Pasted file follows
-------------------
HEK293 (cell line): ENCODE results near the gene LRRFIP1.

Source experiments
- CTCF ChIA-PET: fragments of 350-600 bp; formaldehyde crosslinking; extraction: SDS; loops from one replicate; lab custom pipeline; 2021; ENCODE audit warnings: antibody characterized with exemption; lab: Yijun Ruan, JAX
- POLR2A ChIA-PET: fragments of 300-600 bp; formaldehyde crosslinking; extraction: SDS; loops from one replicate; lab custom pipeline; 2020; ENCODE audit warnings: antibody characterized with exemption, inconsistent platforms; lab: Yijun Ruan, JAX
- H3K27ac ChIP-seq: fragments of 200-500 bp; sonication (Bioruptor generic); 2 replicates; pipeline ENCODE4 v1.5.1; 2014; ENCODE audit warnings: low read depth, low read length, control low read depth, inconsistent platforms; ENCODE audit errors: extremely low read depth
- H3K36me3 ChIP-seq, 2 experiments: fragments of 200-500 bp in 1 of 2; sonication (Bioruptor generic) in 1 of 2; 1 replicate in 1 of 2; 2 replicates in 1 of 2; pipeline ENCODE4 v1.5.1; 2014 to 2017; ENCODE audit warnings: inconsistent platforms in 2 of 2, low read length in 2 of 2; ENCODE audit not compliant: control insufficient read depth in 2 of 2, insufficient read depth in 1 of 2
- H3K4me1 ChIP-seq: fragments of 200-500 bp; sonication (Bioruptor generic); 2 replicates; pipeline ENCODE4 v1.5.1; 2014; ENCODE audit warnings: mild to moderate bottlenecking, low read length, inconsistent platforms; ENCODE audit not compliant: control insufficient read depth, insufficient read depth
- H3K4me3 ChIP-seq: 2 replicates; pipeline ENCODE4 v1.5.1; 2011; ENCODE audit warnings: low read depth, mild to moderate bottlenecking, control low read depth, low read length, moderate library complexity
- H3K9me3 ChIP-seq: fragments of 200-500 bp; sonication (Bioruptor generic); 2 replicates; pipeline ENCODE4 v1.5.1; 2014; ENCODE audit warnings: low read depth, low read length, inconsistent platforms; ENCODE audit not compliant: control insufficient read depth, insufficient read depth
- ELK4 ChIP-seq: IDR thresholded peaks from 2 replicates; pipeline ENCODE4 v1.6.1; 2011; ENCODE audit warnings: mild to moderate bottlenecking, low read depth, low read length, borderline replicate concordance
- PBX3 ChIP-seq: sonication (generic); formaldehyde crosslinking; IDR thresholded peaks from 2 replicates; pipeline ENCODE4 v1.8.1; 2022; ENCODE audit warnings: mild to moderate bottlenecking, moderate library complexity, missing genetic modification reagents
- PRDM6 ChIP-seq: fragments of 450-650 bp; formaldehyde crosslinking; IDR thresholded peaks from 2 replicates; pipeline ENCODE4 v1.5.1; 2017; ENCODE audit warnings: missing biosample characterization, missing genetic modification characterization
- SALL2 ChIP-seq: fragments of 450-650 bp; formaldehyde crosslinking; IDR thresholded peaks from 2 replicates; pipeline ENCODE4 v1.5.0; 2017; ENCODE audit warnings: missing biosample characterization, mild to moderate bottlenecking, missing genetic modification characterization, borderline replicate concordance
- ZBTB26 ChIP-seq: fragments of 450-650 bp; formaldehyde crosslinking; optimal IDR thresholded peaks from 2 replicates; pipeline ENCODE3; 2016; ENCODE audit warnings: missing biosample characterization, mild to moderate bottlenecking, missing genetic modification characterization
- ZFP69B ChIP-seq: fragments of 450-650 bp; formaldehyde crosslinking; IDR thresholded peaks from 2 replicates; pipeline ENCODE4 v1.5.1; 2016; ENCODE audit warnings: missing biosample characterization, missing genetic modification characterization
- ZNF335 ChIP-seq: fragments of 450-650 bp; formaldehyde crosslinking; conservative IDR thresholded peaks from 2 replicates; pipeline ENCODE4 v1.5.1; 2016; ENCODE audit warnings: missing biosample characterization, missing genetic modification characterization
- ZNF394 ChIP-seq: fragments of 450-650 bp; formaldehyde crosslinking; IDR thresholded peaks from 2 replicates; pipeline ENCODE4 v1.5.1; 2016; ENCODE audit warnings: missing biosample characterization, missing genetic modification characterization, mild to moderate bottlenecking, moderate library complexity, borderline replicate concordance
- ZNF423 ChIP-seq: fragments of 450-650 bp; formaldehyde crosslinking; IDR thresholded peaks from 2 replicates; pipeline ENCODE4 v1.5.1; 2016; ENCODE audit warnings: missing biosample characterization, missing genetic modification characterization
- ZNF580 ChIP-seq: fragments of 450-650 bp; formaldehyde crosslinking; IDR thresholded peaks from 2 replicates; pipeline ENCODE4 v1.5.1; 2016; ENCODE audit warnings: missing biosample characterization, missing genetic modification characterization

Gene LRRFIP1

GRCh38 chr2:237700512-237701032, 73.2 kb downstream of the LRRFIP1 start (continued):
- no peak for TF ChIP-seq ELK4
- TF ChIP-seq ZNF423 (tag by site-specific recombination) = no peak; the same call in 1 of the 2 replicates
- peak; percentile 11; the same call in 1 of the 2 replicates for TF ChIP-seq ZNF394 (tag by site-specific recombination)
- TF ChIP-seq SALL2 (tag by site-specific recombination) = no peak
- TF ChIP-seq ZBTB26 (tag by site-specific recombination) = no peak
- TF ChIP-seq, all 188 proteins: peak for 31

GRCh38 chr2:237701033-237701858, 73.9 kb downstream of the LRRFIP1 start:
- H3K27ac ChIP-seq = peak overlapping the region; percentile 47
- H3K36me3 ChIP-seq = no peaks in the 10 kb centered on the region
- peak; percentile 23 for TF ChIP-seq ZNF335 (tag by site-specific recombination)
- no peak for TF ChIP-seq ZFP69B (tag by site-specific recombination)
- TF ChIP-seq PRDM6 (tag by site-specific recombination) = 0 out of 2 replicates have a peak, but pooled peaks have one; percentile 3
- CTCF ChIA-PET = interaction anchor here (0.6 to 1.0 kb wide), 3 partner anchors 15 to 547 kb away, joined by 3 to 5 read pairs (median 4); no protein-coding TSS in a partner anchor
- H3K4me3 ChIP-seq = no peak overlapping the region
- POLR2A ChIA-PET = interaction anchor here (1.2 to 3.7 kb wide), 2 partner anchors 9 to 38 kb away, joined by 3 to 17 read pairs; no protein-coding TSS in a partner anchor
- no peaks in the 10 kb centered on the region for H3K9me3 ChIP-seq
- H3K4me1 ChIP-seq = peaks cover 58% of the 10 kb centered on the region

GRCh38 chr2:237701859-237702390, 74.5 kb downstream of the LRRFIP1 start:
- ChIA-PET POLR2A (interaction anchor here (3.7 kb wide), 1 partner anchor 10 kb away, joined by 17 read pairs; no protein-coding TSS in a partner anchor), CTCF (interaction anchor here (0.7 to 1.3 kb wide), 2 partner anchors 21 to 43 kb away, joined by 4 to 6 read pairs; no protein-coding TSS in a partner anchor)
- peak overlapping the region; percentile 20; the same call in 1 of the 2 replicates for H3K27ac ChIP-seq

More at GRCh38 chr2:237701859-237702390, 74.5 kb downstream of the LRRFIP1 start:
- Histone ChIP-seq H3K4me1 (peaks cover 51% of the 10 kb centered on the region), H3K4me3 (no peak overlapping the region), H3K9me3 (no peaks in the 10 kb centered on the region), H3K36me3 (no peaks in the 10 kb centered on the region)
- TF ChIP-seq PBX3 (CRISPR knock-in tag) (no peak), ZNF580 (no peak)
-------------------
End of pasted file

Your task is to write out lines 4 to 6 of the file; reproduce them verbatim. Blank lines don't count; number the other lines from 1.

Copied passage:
- POLR2A ChIA-PET: fragments of 300-600 bp; formaldehyde crosslinking; extraction: SDS; loops from one replicate; lab custom pipeline; 2020; ENCODE audit warnings: antibody characterized with exemption, inconsistent platforms; lab: Yijun Ruan, JAX
- H3K27ac ChIP-seq: fragments of 200-500 bp; sonication (Bioruptor generic); 2 replicates; pipeline ENCODE4 v1.5.1; 2014; ENCODE audit warnings: low read depth, low read length, control low read depth, inconsistent platforms; ENCODE audit errors: extremely low read depth
- H3K36me3 ChIP-seq, 2 experiments: fragments of 200-500 bp in 1 of 2; sonication (Bioruptor generic) in 1 of 2; 1 replicate in 1 of 2; 2 replicates in 1 of 2; pipeline ENCODE4 v1.5.1; 2014 to 2017; ENCODE audit warnings: inconsistent platforms in 2 of 2, low read length in 2 of 2; ENCODE audit not compliant: control insufficient read depth in 2 of 2, insufficient read depth in 1 of 2